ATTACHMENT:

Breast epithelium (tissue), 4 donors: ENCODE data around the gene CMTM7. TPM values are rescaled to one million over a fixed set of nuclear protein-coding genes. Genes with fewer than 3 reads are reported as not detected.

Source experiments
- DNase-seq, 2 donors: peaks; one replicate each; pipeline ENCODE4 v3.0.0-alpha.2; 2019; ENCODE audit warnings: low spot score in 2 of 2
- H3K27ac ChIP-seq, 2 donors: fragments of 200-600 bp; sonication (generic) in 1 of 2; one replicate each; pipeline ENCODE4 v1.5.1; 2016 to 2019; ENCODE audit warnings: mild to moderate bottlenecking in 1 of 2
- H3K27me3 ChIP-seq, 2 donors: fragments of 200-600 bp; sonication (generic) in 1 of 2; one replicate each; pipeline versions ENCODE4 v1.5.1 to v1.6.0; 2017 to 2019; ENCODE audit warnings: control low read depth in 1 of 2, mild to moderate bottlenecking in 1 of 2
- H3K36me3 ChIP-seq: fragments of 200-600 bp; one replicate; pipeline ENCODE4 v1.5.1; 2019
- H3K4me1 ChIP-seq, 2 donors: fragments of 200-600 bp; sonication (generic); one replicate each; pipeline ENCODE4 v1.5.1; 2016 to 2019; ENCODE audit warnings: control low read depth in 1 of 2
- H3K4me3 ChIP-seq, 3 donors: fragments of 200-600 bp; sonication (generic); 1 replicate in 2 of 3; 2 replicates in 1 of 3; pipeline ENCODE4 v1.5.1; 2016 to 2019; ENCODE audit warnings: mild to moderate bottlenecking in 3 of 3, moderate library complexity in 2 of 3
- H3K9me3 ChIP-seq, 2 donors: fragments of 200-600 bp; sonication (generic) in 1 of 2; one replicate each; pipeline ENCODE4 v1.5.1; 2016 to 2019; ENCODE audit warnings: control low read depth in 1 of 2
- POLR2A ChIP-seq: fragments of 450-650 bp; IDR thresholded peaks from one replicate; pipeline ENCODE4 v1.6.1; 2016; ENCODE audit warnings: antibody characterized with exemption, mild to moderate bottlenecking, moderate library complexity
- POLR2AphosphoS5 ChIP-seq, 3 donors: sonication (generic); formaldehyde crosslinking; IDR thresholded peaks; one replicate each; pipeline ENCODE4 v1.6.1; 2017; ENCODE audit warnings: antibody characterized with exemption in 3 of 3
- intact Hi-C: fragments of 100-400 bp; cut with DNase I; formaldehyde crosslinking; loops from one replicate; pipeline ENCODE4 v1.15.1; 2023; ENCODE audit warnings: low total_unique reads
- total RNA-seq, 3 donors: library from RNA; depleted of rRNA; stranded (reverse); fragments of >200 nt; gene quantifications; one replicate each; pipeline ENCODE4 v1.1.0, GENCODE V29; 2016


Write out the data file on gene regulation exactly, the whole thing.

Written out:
Breast epithelium (tissue), 4 donors: ENCODE data around the gene CMTM7. TPM values are rescaled to one million over a fixed set of nuclear protein-coding genes. Genes with fewer than 3 reads are reported as not detected.

Source experiments
- DNase-seq, 2 donors: peaks; one replicate each; pipeline ENCODE4 v3.0.0-alpha.2; 2019; ENCODE audit warnings: low spot score in 2 of 2
- H3K27ac ChIP-seq, 2 donors: fragments of 200-600 bp; sonication (generic) in 1 of 2; one replicate each; pipeline ENCODE4 v1.5.1; 2016 to 2019; ENCODE audit warnings: mild to moderate bottlenecking in 1 of 2
- H3K27me3 ChIP-seq, 2 donors: fragments of 200-600 bp; sonication (generic) in 1 of 2; one replicate each; pipeline versions ENCODE4 v1.5.1 to v1.6.0; 2017 to 2019; ENCODE audit warnings: control low read depth in 1 of 2, mild to moderate bottlenecking in 1 of 2
- H3K36me3 ChIP-seq: fragments of 200-600 bp; one replicate; pipeline ENCODE4 v1.5.1; 2019
- H3K4me1 ChIP-seq, 2 donors: fragments of 200-600 bp; sonication (generic); one replicate each; pipeline ENCODE4 v1.5.1; 2016 to 2019; ENCODE audit warnings: control low read depth in 1 of 2
- H3K4me3 ChIP-seq, 3 donors: fragments of 200-600 bp; sonication (generic); 1 replicate in 2 of 3; 2 replicates in 1 of 3; pipeline ENCODE4 v1.5.1; 2016 to 2019; ENCODE audit warnings: mild to moderate bottlenecking in 3 of 3, moderate library complexity in 2 of 3
- H3K9me3 ChIP-seq, 2 donors: fragments of 200-600 bp; sonication (generic) in 1 of 2; one replicate each; pipeline ENCODE4 v1.5.1; 2016 to 2019; ENCODE audit warnings: control low read depth in 1 of 2
- POLR2A ChIP-seq: fragments of 450-650 bp; IDR thresholded peaks from one replicate; pipeline ENCODE4 v1.6.1; 2016; ENCODE audit warnings: antibody characterized with exemption, mild to moderate bottlenecking, moderate library complexity
- POLR2AphosphoS5 ChIP-seq, 3 donors: sonication (generic); formaldehyde crosslinking; IDR thresholded peaks; one replicate each; pipeline ENCODE4 v1.6.1; 2017; ENCODE audit warnings: antibody characterized with exemption in 3 of 3
- intact Hi-C: fragments of 100-400 bp; cut with DNase I; formaldehyde crosslinking; loops from one replicate; pipeline ENCODE4 v1.15.1; 2023; ENCODE audit warnings: low total_unique reads
- total RNA-seq, 3 donors: library from RNA; depleted of rRNA; stranded (reverse); fragments of >200 nt; gene quantifications; one replicate each; pipeline ENCODE4 v1.1.0, GENCODE V29; 2016